How The Word Maybe Can Help Your Gymnast's Confidence - Stick It Girl Gymnastics Blog


It is no question that positive self-talk can help gymnasts perform better and feel better about their abilities. Self-talk refers to the words a gymnast says to herself either in her head or out loud. If these words are positive, they can help a gymnast overcome many an obstacle and help her stay motivated. But if these words are negative, they can reinforce low self-esteem and feelings of inadequacy. 

While we tend to think of positive self-talk as phrases such as "I can do this" or "I can handle anything that comes my way" there is another type of self-talk that is just as effective in certain instances. That's self-talk that starts with the word "maybe."

You might hear the word "maybe" and think it's a wishy-washy word. How can it be helpful to my gymnast? After all, it typically reflects an indecision of some sort or an uncertainty in one's abilities. It's neither here nor there and definitely not as motivating as positive "I can" statements. 

In most cases you'd be right. However, there are some instances when "maybe" is actually more positive than self-talk that the gymnast doesn't really believe in.



Confidence boosting statements for gymnasts - Stick It Girl Gymnastics Blog



When a gymnast is low in confidence and is feeling nervous to do a skill and says things like "I can do this" but doesn't actually believe she can, then saying "I can do this" is not an effective tool.

In some ways it can be counter-effective because she is saying she can do something and then is unable to do it, making her more likely not to trust herself or her abilities. While it might seem better than her saying "I'll never get this" to herself (negative self-talk) it can actually be just as detrimental to say something that's positive that she doesn't believe in.

So in situations where gymnasts are low on confidence and need a boost of positivity, the secret sauce for them might be to use the word "maybe."

Let's go back to the example of the gymnast trying to do a skill. If she tries to do it and falls, instead of saying "I can do it" and then trying again when she doesn't believe she can actually do it, the best thing she can do in that moment is tell herself a "maybe" story. 



What Is A "Maybe" Story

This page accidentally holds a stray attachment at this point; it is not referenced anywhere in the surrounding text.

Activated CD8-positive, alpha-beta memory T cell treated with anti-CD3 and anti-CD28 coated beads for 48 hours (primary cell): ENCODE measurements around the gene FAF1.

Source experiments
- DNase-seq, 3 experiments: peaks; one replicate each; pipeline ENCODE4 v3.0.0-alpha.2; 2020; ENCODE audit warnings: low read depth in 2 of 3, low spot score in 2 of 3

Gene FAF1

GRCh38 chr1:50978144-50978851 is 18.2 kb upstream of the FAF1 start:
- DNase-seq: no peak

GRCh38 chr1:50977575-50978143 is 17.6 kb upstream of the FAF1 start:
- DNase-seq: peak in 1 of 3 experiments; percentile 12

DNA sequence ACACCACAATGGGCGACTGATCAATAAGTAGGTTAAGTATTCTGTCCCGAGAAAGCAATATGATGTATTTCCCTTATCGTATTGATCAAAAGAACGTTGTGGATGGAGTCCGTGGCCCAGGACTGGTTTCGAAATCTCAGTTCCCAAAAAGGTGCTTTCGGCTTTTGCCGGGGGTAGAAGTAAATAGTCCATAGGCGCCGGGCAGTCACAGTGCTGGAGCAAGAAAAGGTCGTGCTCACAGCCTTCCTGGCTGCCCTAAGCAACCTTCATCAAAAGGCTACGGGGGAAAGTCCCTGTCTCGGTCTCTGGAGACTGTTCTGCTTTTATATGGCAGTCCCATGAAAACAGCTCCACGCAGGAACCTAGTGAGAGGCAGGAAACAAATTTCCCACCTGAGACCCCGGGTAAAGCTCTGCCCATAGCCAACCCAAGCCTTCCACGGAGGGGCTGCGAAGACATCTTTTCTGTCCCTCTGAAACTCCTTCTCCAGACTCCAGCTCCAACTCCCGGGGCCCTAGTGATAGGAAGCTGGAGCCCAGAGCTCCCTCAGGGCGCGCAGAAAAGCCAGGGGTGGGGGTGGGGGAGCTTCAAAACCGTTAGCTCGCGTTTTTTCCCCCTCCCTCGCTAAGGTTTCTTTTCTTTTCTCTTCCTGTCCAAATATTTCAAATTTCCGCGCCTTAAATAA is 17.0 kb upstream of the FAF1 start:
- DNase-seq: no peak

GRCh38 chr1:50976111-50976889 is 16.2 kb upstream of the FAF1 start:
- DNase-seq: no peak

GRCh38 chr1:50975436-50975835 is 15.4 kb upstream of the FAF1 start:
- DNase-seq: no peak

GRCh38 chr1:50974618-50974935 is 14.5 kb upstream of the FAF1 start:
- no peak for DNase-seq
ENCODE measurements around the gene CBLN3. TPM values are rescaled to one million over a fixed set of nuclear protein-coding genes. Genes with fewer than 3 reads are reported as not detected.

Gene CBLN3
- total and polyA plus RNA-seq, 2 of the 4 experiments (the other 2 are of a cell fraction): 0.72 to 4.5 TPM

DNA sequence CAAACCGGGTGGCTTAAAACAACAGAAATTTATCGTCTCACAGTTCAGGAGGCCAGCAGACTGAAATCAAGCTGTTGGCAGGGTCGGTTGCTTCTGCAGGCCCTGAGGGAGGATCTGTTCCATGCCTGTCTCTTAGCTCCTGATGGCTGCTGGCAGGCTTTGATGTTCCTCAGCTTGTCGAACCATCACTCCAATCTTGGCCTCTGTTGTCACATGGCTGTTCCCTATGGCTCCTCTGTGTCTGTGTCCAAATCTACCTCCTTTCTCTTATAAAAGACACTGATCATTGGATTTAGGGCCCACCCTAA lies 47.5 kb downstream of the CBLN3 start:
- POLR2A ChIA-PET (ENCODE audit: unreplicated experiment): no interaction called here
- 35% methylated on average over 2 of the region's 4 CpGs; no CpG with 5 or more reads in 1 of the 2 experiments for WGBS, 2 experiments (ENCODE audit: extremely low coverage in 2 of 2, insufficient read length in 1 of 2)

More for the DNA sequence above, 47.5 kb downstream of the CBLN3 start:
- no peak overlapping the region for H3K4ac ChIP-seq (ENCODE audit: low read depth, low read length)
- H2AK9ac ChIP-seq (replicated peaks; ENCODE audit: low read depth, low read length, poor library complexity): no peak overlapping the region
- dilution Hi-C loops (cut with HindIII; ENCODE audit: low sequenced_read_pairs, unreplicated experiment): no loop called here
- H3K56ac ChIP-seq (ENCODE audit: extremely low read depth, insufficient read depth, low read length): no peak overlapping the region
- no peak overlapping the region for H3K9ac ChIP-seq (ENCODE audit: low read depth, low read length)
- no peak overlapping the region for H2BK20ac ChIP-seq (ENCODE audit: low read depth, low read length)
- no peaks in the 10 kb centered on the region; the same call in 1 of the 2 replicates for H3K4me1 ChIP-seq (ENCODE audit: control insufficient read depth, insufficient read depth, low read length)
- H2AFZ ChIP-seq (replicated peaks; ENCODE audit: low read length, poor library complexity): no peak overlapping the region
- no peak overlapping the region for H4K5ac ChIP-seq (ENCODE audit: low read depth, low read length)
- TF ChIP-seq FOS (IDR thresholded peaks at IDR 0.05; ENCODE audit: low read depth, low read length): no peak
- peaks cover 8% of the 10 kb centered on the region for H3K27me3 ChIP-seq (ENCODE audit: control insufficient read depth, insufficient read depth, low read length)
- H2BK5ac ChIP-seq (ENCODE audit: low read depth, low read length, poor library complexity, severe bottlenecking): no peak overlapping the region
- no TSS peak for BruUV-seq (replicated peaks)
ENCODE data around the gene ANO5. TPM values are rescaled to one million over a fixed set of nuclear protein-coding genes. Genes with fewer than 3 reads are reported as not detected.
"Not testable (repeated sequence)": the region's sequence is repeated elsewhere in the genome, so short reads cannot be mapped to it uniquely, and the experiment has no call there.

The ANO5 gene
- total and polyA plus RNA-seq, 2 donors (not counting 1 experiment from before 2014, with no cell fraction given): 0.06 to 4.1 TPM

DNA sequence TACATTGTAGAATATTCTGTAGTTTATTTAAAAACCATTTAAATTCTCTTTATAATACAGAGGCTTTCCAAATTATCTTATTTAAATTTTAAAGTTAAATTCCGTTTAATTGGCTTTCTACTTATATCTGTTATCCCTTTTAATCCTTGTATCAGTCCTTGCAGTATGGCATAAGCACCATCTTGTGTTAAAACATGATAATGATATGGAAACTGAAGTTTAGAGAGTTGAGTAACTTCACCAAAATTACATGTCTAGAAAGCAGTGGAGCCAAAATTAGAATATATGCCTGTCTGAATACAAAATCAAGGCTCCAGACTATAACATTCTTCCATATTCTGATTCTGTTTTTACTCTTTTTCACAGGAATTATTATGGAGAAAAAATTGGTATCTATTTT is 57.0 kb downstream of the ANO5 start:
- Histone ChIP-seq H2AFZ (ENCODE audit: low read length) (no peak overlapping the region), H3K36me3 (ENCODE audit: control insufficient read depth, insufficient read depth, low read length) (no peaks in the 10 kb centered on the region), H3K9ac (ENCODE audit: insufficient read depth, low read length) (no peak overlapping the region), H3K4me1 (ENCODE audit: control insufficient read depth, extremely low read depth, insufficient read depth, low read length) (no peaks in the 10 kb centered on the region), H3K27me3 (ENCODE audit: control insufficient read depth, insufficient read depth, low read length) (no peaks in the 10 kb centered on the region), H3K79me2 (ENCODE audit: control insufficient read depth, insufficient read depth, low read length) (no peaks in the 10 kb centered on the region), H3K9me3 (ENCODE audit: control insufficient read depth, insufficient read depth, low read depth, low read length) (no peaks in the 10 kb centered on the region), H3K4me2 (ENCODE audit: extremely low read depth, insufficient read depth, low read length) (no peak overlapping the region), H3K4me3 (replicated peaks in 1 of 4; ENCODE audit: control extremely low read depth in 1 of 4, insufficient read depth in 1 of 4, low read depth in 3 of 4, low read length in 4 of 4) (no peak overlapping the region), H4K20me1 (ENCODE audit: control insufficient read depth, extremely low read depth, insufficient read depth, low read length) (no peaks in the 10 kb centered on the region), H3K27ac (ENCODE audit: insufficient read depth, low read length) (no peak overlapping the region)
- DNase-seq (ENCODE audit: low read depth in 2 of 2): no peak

A "maybe" story goes like this:

"Maybe I'm really tired today. That's ok. I'll try again tomorrow when I have more energy."

"Maybe today is not my day. I'll be better tomorrow."

"Maybe I had a long day and just couldn't focus. I'll get a good night of sleep tonight and be ready for tomorrow's practice."

This "maybe" acts as a buffer and gives her a reason why she didn't get that skill that isn't just "I'm not good enough." It can actually protect her self-esteem which is a very good thing.


So if your gymnast is struggling on a skill in gymnastics, instead of only teaching her about positive self-talk, teach her that sometimes it's alright not to feel so confident. But that she can use the word "maybe" to tell herself a better-feeling story in that moment.

The bottom line is that gymnasts must have a solid belief system in place in order to learn and perform difficult gymnastics tricks. That belief system starts with them trusting themselves. Faking it or saying words they don't believe in will continue to limit their confidence. But dialing it back a notch and saying things they believe in that still feel better than the negative is a great strategy for when a gymnast just can't seem to get a skill.


Remember, it's not the words themselves that matter. It is the feeling behind them. 

Good luck! And let us know in the comments - what is one "maybe" story that might help your gymnast given what she's currently struggling on? 


How the Word Maybe Can Help Your Gymnastics Confidence - Stick It Girl Gymnastics Blog



If you or your gymnast needs support, in addition to the resources below I also offer one-on-one coaching sessions via Zoom.


Gymnastics Mental Blocks Guidebook for Parents


Helpful Links:



Gymnastics Mental Coach Anna Kojac, M.Ed.

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